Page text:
Tuesday, August 14, 2018

The Wall

I have have been reading a book on book design (Adrian Wilson's The Design of Books) which is quite wonderful. It provides a lot of information, a lot of detail to think about, a lot of ideas and concepts, and nothing specific in the way of rules. There are no dicta. He says things like "these fonts have a traditional look, so think about it before combining them with modern design ideas" (not an actual quotation).

In general I am struck by how frequently creative people who are actually good at creative things decline to boil things down to rules of thumb, dictates, and the like. There's far more discussion of what is possible, and what, in general terms, the various bits and pieces are likely to do.

I recently got into a discussion about rules of composition (again) and as always happens, it devolved into me and a few people like me staring goggle-eyed at a handful for people who cling to the Rule of Thirds and so on with a desperation that drives them into waves of fury when someone points out that these rules are based on exactly nothing, and are the contemporary inventions of people who would teach photography to camera owners.

While the rest of the world worries that Photography is being ruined by the fact that everyone has a phone and can take pictures, I suspect that far greater is the damage done by people who want to sell glossy softcover books about Improve Your Digital Photographs and people who want to draw clicks by cutting and pasting material drawn from other unsuccessful web sites.

I would rather know about a billion people just reaching out and shooting a flower because it's pretty than about one schmo lumbering through his way through one Formal Composition Based On The Golden Spiral after another. The latter, unfortunately, seeks to shove his ideas into the former, and pretty soon we have fairly pretty flowers all slavishly placed at the same location in the frame until all the beautiful flowers blend into one another and it's all garbage. There are major web sites literally filled with these things.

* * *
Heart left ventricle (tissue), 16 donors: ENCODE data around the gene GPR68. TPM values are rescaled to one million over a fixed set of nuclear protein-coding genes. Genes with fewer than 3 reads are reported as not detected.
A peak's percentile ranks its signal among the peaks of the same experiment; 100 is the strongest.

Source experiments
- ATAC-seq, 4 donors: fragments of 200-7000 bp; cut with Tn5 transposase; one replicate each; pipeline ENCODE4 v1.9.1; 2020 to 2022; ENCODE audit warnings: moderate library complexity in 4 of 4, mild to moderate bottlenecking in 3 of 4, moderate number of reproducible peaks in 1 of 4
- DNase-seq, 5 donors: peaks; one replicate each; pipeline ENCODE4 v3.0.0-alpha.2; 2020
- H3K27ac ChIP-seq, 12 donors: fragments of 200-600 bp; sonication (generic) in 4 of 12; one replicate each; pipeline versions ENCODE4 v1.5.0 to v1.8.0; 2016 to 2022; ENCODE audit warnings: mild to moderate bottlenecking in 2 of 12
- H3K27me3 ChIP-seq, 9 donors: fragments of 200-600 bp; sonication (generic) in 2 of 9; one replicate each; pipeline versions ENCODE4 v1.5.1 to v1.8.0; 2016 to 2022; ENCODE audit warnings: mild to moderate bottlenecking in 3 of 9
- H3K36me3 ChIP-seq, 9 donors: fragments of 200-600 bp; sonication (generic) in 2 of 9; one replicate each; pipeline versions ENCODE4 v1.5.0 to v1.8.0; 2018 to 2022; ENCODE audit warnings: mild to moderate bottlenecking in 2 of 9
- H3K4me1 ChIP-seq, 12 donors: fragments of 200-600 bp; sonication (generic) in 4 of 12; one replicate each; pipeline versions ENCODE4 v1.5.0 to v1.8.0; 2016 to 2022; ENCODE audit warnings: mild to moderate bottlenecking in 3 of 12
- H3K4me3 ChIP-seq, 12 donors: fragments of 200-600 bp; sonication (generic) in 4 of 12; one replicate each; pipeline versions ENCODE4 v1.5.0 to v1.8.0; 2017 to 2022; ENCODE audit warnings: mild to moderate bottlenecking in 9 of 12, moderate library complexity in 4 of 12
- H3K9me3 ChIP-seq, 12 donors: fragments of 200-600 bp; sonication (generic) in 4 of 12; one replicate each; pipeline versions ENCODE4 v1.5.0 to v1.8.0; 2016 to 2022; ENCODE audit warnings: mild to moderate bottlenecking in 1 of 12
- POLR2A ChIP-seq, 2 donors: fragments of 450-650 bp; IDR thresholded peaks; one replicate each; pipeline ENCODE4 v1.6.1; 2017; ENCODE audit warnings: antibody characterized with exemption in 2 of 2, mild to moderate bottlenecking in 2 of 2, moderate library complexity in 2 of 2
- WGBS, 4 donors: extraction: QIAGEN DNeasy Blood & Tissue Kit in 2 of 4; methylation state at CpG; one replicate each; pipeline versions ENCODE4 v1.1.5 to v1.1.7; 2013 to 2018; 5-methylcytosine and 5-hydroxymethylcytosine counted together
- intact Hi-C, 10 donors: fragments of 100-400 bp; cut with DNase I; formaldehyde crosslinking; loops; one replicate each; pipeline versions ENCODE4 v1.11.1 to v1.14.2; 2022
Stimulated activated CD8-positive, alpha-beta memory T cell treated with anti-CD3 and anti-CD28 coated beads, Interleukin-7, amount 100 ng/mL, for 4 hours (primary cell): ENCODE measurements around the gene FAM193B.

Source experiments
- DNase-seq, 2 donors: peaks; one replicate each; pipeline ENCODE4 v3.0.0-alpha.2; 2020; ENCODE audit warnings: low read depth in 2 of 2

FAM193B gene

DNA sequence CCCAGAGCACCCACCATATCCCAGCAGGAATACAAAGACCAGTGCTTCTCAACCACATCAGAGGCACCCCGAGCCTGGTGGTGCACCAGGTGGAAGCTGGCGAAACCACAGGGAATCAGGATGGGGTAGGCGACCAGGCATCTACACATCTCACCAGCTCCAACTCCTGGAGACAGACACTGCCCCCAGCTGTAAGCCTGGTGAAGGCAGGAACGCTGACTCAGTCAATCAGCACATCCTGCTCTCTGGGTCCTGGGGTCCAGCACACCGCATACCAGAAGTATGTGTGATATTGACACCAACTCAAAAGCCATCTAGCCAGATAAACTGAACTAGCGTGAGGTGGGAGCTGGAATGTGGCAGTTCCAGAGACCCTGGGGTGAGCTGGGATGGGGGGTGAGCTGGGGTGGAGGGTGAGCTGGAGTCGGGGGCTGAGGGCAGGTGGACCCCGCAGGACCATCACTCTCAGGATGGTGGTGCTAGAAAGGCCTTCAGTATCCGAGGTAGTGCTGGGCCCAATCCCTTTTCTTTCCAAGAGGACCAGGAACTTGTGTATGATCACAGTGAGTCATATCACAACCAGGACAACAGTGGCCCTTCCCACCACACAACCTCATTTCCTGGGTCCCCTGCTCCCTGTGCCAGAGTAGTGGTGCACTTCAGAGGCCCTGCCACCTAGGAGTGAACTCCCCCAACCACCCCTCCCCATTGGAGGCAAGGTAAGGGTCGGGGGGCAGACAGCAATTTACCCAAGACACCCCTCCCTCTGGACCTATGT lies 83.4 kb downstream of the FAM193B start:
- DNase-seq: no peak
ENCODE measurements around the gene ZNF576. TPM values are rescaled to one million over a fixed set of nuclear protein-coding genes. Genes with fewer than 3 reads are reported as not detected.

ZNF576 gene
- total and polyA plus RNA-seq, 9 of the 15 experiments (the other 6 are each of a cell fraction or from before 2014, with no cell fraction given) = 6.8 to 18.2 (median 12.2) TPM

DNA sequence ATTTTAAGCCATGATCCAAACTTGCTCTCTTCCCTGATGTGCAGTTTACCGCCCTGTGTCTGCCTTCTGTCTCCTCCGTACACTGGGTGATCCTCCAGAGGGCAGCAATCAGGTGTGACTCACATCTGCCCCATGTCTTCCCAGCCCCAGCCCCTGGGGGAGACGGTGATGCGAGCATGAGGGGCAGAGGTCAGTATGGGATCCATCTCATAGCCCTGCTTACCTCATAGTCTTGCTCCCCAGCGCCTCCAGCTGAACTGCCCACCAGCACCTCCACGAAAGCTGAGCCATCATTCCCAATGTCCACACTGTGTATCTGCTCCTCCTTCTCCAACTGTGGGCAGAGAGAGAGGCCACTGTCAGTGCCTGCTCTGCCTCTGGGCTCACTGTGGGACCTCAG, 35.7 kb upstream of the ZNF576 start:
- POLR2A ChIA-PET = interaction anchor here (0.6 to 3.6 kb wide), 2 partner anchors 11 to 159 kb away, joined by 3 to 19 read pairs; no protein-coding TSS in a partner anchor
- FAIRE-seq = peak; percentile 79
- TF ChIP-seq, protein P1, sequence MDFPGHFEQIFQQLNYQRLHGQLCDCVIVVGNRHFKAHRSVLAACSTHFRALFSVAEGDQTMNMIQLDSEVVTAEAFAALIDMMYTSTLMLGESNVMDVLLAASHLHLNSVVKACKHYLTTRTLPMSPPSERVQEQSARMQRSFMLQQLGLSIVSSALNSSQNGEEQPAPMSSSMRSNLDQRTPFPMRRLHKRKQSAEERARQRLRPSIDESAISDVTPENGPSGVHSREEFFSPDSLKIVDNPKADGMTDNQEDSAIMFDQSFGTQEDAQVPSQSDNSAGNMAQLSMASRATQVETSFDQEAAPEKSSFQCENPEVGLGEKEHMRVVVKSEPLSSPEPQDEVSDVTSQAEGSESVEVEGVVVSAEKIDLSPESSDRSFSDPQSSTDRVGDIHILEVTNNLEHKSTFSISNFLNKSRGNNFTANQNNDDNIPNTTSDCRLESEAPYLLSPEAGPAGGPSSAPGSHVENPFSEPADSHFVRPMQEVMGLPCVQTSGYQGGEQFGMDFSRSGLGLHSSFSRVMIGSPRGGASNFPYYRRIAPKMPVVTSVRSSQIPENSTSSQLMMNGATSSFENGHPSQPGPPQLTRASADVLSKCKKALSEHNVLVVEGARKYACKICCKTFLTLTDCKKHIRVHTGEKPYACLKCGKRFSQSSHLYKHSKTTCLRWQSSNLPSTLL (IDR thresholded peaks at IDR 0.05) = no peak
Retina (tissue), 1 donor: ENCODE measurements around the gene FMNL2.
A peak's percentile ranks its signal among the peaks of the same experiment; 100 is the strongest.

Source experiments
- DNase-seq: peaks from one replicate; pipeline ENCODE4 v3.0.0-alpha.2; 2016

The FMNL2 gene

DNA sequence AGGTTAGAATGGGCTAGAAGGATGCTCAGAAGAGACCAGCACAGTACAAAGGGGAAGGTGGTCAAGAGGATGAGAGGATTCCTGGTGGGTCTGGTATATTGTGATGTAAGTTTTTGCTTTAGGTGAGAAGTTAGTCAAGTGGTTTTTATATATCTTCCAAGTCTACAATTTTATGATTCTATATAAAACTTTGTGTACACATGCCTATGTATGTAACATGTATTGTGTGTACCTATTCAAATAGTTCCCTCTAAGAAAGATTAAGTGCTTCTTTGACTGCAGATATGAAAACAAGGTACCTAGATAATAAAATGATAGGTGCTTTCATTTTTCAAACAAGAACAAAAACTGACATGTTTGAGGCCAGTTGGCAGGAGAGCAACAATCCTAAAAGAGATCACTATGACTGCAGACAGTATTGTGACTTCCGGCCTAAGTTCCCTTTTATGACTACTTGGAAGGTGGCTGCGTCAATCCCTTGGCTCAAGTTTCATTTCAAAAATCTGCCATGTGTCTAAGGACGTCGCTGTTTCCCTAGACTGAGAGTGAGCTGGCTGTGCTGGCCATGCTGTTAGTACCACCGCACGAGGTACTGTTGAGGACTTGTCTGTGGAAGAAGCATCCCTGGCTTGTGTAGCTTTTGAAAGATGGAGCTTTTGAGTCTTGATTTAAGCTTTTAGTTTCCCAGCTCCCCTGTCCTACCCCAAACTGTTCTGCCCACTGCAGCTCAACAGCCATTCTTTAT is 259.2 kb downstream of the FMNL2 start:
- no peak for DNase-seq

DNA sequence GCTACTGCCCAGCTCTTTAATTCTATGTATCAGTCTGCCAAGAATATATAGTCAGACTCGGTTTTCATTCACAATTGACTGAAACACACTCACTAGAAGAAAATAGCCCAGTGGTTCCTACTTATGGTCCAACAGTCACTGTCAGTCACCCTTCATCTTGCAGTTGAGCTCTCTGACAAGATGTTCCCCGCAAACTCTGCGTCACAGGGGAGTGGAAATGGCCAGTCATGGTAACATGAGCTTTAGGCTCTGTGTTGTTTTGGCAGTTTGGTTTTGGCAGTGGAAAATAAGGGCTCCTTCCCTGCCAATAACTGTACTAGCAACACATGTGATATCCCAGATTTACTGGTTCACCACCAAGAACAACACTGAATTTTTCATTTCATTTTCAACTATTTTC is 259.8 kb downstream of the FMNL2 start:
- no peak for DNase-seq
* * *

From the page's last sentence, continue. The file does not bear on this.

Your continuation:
It feels like a wall has been erected.

You get a phone, you start taking pictures with the camera. They may be no great shakes, but they have a certain verity to them. See also this post from a while back, about a somewhat enigmatic snapshootist.

If you get interested, you start poking around the internet, or maybe you try to find a book. This is where the wall is. You will, inevitably, start to find "information" about how to put objects into the frame. Rules of thirds, Power Triangles, all kinds of shit. If you follow these dictates, your pictures will start to look like the other pictures you have seen and admired. In fact, they will start to look very much indeed like those pictures. Practically identical, often. Perhaps this delights you, satisfies you. I suppose there would be nothing wrong with that. It has, in some circles, become the established taste. While they claim it's all basically just da Vinci and Micheangelo, it's not. It's just some bozos trying to sell How To books, the ideas escaped, and became this sort of self-licking ice cream cone, a sort of cult of ideas that exist only in the world of Serious Amateur Photography.